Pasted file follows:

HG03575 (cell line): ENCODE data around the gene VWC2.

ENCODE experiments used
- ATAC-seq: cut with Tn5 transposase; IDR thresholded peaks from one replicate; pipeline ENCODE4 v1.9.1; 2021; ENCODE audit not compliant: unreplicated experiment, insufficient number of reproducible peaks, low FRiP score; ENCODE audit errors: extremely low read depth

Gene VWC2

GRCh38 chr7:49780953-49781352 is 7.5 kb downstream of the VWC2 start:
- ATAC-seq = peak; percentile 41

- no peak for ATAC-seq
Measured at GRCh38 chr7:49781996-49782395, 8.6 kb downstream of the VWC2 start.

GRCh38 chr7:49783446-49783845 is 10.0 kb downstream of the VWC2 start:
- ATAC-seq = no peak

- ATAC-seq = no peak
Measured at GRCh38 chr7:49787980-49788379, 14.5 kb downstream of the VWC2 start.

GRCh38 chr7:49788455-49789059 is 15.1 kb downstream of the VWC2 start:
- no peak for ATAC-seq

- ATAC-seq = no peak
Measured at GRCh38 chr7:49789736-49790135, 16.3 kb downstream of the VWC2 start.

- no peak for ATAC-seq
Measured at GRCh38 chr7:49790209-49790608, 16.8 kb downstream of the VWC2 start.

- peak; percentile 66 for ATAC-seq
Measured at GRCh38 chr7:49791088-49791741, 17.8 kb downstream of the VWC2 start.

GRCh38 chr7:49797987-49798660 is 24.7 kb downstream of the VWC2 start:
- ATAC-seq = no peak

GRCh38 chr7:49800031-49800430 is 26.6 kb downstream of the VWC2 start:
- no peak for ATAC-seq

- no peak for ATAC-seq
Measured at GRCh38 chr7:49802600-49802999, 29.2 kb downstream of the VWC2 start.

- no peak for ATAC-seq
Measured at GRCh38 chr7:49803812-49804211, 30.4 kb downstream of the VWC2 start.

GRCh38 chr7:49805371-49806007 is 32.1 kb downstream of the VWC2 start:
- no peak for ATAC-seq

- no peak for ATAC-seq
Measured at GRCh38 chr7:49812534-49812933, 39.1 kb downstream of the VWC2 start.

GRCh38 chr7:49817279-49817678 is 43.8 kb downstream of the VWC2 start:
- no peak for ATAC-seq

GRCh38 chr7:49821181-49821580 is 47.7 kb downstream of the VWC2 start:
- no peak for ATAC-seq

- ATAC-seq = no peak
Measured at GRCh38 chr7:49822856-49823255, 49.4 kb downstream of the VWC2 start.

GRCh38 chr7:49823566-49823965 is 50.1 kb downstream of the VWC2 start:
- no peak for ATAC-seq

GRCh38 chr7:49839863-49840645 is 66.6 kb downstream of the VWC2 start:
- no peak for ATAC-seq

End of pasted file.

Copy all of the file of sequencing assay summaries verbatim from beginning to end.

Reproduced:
HG03575 (cell line): ENCODE data around the gene VWC2.

ENCODE experiments used
- ATAC-seq: cut with Tn5 transposase; IDR thresholded peaks from one replicate; pipeline ENCODE4 v1.9.1; 2021; ENCODE audit not compliant: unreplicated experiment, insufficient number of reproducible peaks, low FRiP score; ENCODE audit errors: extremely low read depth

Gene VWC2

GRCh38 chr7:49780953-49781352 is 7.5 kb downstream of the VWC2 start:
- ATAC-seq = peak; percentile 41

- no peak for ATAC-seq
Measured at GRCh38 chr7:49781996-49782395, 8.6 kb downstream of the VWC2 start.

GRCh38 chr7:49783446-49783845 is 10.0 kb downstream of the VWC2 start:
- ATAC-seq = no peak

- ATAC-seq = no peak
Measured at GRCh38 chr7:49787980-49788379, 14.5 kb downstream of the VWC2 start.

GRCh38 chr7:49788455-49789059 is 15.1 kb downstream of the VWC2 start:
- no peak for ATAC-seq

- ATAC-seq = no peak
Measured at GRCh38 chr7:49789736-49790135, 16.3 kb downstream of the VWC2 start.

- no peak for ATAC-seq
Measured at GRCh38 chr7:49790209-49790608, 16.8 kb downstream of the VWC2 start.

- peak; percentile 66 for ATAC-seq
Measured at GRCh38 chr7:49791088-49791741, 17.8 kb downstream of the VWC2 start.

GRCh38 chr7:49797987-49798660 is 24.7 kb downstream of the VWC2 start:
- ATAC-seq = no peak

GRCh38 chr7:49800031-49800430 is 26.6 kb downstream of the VWC2 start:
- no peak for ATAC-seq

- no peak for ATAC-seq
Measured at GRCh38 chr7:49802600-49802999, 29.2 kb downstream of the VWC2 start.

- no peak for ATAC-seq
Measured at GRCh38 chr7:49803812-49804211, 30.4 kb downstream of the VWC2 start.

GRCh38 chr7:49805371-49806007 is 32.1 kb downstream of the VWC2 start:
- no peak for ATAC-seq

- no peak for ATAC-seq
Measured at GRCh38 chr7:49812534-49812933, 39.1 kb downstream of the VWC2 start.

GRCh38 chr7:49817279-49817678 is 43.8 kb downstream of the VWC2 start:
- no peak for ATAC-seq

GRCh38 chr7:49821181-49821580 is 47.7 kb downstream of the VWC2 start:
- no peak for ATAC-seq

- ATAC-seq = no peak
Measured at GRCh38 chr7:49822856-49823255, 49.4 kb downstream of the VWC2 start.

GRCh38 chr7:49823566-49823965 is 50.1 kb downstream of the VWC2 start:
- no peak for ATAC-seq

GRCh38 chr7:49839863-49840645 is 66.6 kb downstream of the VWC2 start:
- no peak for ATAC-seq